Document Type


Publication Date

Spring 2015


Sentencing, Damages, Judicial decision making


Judges | Legal Remedies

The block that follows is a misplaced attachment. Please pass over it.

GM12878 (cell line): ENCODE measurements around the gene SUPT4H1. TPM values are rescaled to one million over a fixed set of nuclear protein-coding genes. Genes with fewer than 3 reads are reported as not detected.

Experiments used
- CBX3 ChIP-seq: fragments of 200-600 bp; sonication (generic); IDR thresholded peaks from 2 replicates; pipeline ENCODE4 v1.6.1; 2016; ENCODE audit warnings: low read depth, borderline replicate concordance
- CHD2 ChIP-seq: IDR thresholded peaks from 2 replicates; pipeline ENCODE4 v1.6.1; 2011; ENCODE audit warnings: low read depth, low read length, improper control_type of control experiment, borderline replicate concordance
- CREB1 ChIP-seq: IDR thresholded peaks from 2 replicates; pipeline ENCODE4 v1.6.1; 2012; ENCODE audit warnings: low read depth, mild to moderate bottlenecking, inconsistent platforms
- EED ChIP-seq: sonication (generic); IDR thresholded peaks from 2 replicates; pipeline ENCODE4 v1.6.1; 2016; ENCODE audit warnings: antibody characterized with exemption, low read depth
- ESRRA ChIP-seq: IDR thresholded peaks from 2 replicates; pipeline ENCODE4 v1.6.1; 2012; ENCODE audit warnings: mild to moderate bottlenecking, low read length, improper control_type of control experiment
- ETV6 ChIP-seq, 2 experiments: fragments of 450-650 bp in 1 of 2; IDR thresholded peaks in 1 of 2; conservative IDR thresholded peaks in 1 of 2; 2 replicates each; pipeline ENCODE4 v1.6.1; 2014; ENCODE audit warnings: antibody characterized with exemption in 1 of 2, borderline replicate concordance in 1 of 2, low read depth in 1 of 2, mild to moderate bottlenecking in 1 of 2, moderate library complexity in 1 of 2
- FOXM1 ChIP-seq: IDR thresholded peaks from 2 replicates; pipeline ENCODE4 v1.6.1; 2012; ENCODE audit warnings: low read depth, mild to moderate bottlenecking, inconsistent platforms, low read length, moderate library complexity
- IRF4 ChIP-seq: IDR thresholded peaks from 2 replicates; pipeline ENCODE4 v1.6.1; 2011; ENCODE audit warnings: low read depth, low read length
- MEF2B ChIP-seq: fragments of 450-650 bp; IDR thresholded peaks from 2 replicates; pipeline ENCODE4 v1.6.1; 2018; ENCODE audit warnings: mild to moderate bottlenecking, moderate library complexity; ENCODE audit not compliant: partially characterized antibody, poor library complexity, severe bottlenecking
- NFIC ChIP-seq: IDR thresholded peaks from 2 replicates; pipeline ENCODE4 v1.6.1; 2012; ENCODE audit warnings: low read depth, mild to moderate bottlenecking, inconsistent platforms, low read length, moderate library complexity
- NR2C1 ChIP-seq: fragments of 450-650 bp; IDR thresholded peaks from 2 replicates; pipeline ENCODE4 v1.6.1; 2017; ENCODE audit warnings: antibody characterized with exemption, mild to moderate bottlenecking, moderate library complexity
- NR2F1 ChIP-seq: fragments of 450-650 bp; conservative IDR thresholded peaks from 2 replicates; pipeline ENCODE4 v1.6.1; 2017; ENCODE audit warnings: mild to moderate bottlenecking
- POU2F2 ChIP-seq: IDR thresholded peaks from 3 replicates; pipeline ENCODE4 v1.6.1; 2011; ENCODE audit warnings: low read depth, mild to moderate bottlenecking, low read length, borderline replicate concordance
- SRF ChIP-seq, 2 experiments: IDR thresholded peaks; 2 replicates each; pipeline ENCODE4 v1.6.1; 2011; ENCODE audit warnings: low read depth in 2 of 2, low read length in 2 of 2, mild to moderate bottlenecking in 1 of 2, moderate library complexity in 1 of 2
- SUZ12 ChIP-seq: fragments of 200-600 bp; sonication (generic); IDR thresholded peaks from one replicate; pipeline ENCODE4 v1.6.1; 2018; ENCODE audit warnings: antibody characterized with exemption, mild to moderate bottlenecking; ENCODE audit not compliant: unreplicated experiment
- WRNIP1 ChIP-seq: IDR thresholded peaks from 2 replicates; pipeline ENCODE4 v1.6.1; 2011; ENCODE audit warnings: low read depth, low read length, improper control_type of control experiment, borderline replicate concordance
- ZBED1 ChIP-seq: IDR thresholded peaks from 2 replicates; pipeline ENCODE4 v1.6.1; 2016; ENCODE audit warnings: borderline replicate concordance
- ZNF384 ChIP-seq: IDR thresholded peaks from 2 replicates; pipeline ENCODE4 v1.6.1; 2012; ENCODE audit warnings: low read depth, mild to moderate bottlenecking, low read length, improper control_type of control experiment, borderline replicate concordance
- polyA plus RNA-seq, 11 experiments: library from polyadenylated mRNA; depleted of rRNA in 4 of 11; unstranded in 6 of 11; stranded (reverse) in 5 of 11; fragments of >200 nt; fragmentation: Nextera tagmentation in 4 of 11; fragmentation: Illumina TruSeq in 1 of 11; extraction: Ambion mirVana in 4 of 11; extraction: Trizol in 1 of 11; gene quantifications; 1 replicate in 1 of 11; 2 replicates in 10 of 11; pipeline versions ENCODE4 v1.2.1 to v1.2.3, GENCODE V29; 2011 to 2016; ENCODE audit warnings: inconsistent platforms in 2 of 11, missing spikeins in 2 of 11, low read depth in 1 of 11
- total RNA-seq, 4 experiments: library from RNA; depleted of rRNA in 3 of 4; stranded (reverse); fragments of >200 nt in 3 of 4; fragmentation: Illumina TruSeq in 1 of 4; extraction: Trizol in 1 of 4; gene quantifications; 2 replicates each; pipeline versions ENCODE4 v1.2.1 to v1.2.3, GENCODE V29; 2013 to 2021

In a series of studies involving over six hundred trial judges in three countries, we demonstrate that trial judges' civil damage awards and criminal sentences are subject to influences that make them erratic. We found that the presence of misleading numeric reference points (or "anchors") affected judges' decisions in a series of hypothetical cases. Specifically, judges imposed shorter sentences when assigning sentences in months rather than in years; awarded higher amounts of compensatory damages when informed of a cap on damage awards; imposed different sentences depending upon the sequence in which criminal cases were presented to them; and were influenced by a plaintiff's reference to a damage award seen on a "court TV show. " Taken together, the results suggest that unless judges take steps to reduce their susceptibility to anchors, their awards and sentences are apt to be highly unreliable. We also suggest how judges can safeguard against these influences and assign more stable awards and sentences.